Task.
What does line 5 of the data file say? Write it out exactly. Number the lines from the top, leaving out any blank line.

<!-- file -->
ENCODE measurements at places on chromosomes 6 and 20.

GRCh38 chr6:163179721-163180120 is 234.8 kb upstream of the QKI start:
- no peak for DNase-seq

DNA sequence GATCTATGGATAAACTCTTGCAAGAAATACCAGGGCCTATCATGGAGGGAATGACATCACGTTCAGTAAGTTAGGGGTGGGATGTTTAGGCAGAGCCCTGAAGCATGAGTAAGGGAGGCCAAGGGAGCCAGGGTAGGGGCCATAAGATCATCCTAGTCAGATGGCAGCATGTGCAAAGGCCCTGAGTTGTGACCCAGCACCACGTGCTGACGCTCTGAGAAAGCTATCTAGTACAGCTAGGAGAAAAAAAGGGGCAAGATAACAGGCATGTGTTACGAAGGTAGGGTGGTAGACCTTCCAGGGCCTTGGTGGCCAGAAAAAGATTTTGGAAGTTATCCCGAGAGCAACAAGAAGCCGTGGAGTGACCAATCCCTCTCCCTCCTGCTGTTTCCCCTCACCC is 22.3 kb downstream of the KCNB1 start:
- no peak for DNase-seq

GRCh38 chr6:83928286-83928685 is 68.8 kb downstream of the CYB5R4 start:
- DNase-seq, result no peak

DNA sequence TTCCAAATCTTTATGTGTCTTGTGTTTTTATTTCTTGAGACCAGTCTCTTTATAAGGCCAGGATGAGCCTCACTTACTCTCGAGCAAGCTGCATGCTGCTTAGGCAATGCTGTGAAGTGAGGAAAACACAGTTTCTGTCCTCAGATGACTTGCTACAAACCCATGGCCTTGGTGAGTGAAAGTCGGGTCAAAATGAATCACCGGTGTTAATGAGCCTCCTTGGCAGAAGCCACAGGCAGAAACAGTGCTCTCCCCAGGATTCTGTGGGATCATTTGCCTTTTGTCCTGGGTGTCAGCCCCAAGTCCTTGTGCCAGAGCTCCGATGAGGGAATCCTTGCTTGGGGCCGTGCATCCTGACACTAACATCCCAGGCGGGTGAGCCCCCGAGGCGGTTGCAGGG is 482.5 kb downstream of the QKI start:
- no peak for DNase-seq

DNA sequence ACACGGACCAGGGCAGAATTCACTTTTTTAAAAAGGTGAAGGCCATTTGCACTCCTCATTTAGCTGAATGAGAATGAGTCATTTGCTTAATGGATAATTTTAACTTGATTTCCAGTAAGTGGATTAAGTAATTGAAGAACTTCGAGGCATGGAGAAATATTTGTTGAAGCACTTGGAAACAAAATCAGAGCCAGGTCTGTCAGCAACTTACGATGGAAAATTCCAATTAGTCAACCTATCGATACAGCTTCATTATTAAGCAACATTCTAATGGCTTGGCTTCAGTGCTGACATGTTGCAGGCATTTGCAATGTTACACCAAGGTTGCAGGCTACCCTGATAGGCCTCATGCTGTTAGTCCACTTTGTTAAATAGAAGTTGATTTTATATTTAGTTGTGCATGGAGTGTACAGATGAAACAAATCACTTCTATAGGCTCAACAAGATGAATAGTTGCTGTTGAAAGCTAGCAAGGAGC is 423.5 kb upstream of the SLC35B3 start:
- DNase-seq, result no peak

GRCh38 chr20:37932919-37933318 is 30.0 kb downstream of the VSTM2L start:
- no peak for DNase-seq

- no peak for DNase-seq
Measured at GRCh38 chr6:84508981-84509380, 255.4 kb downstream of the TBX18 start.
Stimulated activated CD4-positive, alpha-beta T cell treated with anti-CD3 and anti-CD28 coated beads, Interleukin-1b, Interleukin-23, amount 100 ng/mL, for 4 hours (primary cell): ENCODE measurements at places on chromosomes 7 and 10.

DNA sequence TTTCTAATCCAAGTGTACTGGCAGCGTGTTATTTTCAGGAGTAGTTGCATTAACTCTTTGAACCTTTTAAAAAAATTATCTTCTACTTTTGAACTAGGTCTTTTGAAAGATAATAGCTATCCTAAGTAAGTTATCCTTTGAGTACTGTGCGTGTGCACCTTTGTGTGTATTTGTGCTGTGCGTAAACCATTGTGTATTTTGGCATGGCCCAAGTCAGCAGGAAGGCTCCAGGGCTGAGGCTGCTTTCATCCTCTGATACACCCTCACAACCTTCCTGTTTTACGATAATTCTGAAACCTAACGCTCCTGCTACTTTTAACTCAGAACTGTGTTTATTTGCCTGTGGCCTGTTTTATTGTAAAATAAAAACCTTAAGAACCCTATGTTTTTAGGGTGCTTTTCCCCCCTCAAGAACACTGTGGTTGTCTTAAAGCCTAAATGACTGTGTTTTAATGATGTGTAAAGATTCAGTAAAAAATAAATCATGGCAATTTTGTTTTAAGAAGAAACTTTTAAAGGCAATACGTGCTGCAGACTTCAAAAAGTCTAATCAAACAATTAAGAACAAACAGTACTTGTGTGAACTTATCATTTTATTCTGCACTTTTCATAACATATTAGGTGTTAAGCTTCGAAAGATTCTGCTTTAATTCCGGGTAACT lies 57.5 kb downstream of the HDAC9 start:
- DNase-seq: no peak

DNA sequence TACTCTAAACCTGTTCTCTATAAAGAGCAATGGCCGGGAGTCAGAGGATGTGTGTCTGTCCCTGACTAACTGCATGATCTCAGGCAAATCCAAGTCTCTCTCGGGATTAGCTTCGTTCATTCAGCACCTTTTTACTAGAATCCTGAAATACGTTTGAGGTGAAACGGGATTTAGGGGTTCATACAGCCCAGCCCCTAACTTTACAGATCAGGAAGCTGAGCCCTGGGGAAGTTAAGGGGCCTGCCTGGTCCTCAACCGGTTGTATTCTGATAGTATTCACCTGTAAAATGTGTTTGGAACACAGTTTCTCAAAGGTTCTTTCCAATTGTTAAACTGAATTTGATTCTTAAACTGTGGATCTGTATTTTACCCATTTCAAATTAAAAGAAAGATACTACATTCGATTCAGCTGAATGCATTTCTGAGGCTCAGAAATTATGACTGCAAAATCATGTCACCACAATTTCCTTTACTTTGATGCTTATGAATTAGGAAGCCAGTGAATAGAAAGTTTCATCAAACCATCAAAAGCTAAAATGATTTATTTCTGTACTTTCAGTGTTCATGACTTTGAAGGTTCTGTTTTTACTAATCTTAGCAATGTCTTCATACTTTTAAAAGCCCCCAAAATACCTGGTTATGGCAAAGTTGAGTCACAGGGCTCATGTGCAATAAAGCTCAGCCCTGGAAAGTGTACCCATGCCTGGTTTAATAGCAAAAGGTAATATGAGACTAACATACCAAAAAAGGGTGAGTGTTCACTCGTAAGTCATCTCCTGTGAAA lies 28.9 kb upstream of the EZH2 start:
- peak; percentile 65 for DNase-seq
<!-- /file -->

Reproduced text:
- no peak for DNase-seq